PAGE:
Federal

Top U.S. Education Research Officials to Step Down

By Sean Cavanagh — October 10, 2008 5 min read
  • Save to favorites
  • Print

Two of the federal government’s top education research officials are planning to leave their posts to take jobs at private Washington organizations where they will focus on school policy.

Grover J. “Russ” Whitehurst, the director of the Institute of Education Sciences, the main research arm of the U.S. Department of Education, has agreed to take a position at the Brookings Institution, beginning next year.

And Mark S. Schneider, who served as commissioner of the National Center for Education Statistics, a research and data-crunching agency that is part of the IES, has said he is moving on to the American Institutes for Research, a job he will begin within weeks.

The end of any presidential term traditionally is marked by a wave of departures of high-ranking government officials for jobs in the private sector, and so in that sense, the two researchers’ exits were to be expected.

Both Mr. Whitehurst and Mr. Schneider came to the federal government as widely published scholars from the same institution, the State University of New York at Stony Brook. Both have pressed for strong methodological approaches to data, observers have said, and have a reputation for keeping their agencies’ work free of ideological bias.

Mr. Whitehurst, whose term expires next month, will become the director of the Brown Center on Education Policy at Brookings, a Washington think tank. He will take over that post from Tom Loveless, who said in an interview that he had planned for some time to relinquish his role as director and continue at Brookings as a senior fellow.

Public Access

Mr. Whitehurst declined to comment in detail on the transition to Brookings. He did say he was proud of his agency’s work.

“I want to focus on my present job,” said Mr. Whitehurst, adding, “There’s been a tremendous amount of attention paid to education research over the last seven or eight years, and the IES has played a significant role in that.”

At the IES, Mr. Whitehurst spearheaded the Bush administration’s drive to transform education into an evidence-based field, not unlike medicine—an effort that both spurred debate and raised the profile of education research nationally. Illustrative of that undertaking was the What Works Clearinghouse, an online resource established by the IES to vet the research track records of programs, policies, and practices used in schools.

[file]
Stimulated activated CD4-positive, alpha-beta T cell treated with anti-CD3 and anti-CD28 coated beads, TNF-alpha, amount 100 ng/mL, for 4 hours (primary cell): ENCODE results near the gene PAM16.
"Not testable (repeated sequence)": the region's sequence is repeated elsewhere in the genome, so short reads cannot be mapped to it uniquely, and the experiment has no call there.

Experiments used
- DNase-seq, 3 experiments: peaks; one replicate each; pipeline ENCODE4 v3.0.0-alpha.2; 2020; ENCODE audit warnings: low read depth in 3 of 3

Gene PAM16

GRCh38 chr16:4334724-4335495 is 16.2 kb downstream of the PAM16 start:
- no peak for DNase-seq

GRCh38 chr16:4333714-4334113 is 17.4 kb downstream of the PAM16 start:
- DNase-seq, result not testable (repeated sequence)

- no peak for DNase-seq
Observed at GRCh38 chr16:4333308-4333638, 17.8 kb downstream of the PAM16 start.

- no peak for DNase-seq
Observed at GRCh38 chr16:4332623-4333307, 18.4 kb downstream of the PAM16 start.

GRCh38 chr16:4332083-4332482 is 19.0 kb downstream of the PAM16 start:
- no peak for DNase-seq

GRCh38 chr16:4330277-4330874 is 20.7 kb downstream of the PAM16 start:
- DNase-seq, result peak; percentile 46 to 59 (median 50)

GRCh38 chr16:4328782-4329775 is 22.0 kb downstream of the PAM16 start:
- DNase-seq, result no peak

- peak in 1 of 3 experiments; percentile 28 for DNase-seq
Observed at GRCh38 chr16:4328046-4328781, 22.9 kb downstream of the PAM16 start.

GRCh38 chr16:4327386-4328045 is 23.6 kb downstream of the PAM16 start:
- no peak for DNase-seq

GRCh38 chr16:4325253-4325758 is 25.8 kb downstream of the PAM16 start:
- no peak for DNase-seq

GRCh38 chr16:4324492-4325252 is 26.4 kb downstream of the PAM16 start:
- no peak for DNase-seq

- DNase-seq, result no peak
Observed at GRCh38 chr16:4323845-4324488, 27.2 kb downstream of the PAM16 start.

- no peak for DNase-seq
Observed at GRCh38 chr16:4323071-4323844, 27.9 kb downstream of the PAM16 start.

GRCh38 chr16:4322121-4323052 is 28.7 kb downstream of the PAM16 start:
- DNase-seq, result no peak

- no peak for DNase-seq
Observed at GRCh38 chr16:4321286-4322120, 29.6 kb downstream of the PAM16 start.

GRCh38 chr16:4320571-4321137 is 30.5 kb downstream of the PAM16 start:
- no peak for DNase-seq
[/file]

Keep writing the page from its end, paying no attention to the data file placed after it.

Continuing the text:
BRIC ARCHIVE

Under Mr. Whitehurst’s tenure, the agency also dramatically increased the number of randomized controlled studies financed by the department, strengthened its peer-review process, and created fellowships to nurture top research talent.

BRIC ARCHIVE

Whitehurst was originally nominated by President Bush in 2001 to direct the Department of Education’s office of educational research and improvement. When Congress eliminated that office as part of the Education Sciences Reform Act of 2002, Mr. Whitehurst was named director of the IES.

Lawmakers created the institute with the idea that it would foster “scientifically based” research on school improvement, free of political interference.

“Russ provided strong and enlightened leadership during a period of transformation in the federal education R&D enterprise,” said James W. Kohlmoos, the president of the Knowledge Alliance, a Washington-based group that represents both government-funded and independent research groups. “He was able to inject a new level of rigor and quality into educational research.”